Friday, October 26, 2012

31 Days:: 7 Alternative Sources for Herbs and Spices

Spices can transform an ordinary piece of chicken into a mouth-watering morsel...but at a cost!  Spices are not cheap, particularly at the grocery store.  Coupons and sales will occasionally coincide to give you a good deal on a jar or two, but I hardly ever buy spices from the grocery store anymore. 

I've found some alternative (read: cheaper) sources for spices, and in every case, I've been happy with the quality.  Keep in mind that not every source below will carry every spice, and some spices are cheaper at Source A while other spices are cheaper at Source B. 

So, where else can you buy spices?

1.  Your local dollar store.  A jar of spices for a buck?  It's almost impossible to beat this price, but the selection will vary depending on the store and time of year.
2.  A restaurant supply/wholesale store.  We have GFS Marketplace in our area, and they have a decent selection of dried herbs and spices.  The only drawback is that the spices come in fairly large containers.
3.  Costco.  Of course!  They have a limited selection, but carry the basics as well as some odd spices.
4.  A health food store.  The one near my house sells spices in 1 oz bulk packages.  Most of them are 99 cents...which makes some of the spices a great deal, and others not so much.
5.  A flea market.  We drive a few hours to the Shipshewana Flea Market almost every summer....but not just for spices, so it's worth the drive :)  One of the booths carries every spice I've ever heard of, as well as many that I haven't heard of!  Most of the jars are only $1, but there are some specialty blends and larger jars that are higher-priced...and still a great deal.
6.  A bulk spice supplier.  This is one I haven't tried...but I'm going to soon.  Penzey's Spices comes highly recommended to me by a cook I trust, and they happen to have a retail store on the other side of town.  You can also order spices in all different amounts and varieties from their on-line store.
7.  Your backyard.  Sources 1-6 all refer to dried herbs and spices.  But if you want fresh herbs and spices, it's cheaper to grow them yourself!  I tried basil and cilantro this summer.  I tried really really hard.  But, not surprisingly, the plants didn't do so great.  I might try again next year...but regardless, if your thumb is even slightly green, you can probably grow some herbs for pretty cheap.  If a recipe calls for dried herbs/spices, there is plenty of conversion information available online, allowing you to substitute your fresh, home-grown herbs.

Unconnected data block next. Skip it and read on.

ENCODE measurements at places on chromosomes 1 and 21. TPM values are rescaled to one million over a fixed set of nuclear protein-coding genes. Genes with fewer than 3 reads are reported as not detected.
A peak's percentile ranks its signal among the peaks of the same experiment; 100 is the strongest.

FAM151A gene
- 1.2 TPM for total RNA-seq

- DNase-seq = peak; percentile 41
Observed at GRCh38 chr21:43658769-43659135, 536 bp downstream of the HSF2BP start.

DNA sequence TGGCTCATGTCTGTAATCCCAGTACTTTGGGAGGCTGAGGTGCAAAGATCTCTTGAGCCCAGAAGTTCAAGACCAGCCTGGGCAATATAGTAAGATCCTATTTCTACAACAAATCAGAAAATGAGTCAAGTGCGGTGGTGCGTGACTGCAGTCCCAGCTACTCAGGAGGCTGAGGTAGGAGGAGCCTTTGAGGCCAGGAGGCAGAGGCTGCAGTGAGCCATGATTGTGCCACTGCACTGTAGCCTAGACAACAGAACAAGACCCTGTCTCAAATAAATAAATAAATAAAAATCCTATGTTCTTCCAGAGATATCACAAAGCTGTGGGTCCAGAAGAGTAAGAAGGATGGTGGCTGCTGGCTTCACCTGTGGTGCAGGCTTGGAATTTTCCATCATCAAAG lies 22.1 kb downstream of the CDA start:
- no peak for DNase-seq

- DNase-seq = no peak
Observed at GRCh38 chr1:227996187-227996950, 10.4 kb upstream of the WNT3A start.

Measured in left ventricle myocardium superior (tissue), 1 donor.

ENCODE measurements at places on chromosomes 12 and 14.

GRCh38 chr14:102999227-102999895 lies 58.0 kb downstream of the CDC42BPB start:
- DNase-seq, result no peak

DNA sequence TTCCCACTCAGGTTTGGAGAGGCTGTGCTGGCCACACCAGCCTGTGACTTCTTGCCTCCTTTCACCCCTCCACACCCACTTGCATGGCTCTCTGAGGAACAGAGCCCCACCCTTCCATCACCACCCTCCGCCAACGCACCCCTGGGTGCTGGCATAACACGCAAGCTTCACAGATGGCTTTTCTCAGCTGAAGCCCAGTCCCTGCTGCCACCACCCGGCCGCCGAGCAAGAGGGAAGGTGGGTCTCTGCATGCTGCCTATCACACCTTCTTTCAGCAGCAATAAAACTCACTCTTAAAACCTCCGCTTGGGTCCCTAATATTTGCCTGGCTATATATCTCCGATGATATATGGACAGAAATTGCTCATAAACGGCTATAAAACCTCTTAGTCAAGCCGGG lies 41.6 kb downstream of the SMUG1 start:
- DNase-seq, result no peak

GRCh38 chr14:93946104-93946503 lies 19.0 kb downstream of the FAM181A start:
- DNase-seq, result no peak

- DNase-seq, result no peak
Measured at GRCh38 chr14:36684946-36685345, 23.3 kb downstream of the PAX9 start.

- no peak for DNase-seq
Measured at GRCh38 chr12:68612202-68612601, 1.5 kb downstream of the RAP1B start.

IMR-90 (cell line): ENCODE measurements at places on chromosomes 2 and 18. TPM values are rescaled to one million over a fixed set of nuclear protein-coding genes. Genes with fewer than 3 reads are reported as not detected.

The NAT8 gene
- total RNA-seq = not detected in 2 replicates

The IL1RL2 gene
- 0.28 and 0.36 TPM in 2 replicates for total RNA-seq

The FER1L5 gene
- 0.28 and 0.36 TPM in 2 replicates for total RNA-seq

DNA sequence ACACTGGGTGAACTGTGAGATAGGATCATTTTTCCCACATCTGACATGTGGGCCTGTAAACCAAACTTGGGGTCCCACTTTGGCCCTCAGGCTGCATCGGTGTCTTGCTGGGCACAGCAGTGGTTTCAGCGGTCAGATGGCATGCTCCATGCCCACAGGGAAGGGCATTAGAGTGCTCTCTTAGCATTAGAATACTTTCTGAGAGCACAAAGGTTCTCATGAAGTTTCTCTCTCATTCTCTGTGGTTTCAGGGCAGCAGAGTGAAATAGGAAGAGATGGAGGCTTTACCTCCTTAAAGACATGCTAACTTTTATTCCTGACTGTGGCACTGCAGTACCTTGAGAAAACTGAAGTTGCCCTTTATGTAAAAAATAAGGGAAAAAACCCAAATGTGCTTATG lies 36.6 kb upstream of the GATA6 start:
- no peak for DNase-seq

Where do you get your herbs and spices?  Have you tried any of the sources I listed?  Do you have a source you would recommend?

There's only a few more days of Saving Money in the Kitchen!  Check out the previous articles here, and don't forget to enter the Rada Cutlery giveaway!


  1. I have found many spices for good prices at World Market. They come in little plastic bags, though, so save some of your empty spice containers. Penzy's is a good place to buy poppy seeds if you can't find them at your dollar store.

    1. Just Bargains, which is on the corner of Wilson and Leonard, has poppy seeds for $1.00.

  2. :) I buy most of my spices at Aldi (shocked ?!?!?!!!) ~ they carry the most commonly used ones and special Holiday ones (Allspice, cloves, etc.) around the holidays. I also use the more common spices to make my own blends (examples ~ pumpkin pie spice, herb blends, etc.) it cuts down on SOME expense!

  3. Love your clever idea for "shelving" ths small spices!

  4. I buy most of my spices at our local grocery (living in Norway) or at Iherb. I want to start ordering in bulk from mountain rose herbs to.

  5. San Fransicso Herb Company, where I can buy a pound of poppy seeds, mustard seeds, and cream of tartar for the same price as 1 ounce of the same at Walmart.

    Sam's Club has good prices on spices.

    Winco carries spices in bulk, but not as cheaply as the above listed 2.